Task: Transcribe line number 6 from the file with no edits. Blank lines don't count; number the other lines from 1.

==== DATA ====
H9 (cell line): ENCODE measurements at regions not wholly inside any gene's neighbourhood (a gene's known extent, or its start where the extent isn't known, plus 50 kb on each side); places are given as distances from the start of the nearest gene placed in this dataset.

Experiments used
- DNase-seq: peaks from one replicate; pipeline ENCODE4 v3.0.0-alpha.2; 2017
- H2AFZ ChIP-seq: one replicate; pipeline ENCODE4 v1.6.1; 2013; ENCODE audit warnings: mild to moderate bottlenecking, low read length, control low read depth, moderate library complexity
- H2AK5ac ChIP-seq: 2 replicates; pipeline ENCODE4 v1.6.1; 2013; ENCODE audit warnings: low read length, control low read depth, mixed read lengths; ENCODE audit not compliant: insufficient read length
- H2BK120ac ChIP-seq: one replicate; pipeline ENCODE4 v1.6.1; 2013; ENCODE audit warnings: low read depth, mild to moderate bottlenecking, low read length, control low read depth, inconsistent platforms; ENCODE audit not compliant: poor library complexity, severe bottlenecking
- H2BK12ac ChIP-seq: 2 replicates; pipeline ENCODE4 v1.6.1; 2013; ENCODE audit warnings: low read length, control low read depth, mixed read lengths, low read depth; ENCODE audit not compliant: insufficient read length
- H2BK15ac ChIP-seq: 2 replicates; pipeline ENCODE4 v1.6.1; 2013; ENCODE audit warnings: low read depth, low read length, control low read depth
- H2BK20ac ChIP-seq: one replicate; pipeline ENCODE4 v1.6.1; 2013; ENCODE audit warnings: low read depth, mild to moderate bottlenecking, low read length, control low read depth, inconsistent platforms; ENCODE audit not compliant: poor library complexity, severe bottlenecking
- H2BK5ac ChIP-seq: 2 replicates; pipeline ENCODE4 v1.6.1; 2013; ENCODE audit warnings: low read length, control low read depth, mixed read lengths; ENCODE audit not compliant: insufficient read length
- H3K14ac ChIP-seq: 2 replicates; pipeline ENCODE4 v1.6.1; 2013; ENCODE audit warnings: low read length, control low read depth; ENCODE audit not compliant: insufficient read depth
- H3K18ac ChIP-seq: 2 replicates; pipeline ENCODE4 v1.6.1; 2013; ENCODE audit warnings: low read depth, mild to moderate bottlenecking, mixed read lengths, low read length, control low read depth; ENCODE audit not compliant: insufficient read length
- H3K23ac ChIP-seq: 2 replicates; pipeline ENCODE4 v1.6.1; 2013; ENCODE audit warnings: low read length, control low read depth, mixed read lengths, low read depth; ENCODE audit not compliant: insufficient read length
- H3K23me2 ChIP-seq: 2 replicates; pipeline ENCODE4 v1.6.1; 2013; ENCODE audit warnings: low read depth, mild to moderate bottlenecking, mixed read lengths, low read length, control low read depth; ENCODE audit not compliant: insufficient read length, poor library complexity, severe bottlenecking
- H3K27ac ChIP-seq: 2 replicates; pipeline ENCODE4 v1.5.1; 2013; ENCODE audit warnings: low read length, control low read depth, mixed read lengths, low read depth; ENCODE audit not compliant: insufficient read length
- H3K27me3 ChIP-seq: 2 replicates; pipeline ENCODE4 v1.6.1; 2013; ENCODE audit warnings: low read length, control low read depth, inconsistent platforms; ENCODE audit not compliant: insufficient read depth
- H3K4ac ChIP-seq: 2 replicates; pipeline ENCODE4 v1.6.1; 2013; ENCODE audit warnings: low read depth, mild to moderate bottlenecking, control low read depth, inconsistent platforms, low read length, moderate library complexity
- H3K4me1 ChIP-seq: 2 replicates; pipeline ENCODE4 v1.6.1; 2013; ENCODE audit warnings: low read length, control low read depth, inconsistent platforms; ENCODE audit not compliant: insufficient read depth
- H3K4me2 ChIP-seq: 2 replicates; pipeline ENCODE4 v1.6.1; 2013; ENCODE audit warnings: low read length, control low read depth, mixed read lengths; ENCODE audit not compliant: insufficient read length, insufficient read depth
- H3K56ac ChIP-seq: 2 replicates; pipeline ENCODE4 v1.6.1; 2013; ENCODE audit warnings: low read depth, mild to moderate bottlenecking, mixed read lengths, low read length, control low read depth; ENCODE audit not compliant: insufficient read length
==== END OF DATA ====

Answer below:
- H2BK120ac ChIP-seq: one replicate; pipeline ENCODE4 v1.6.1; 2013; ENCODE audit warnings: low read depth, mild to moderate bottlenecking, low read length, control low read depth, inconsistent platforms; ENCODE audit not compliant: poor library complexity, severe bottlenecking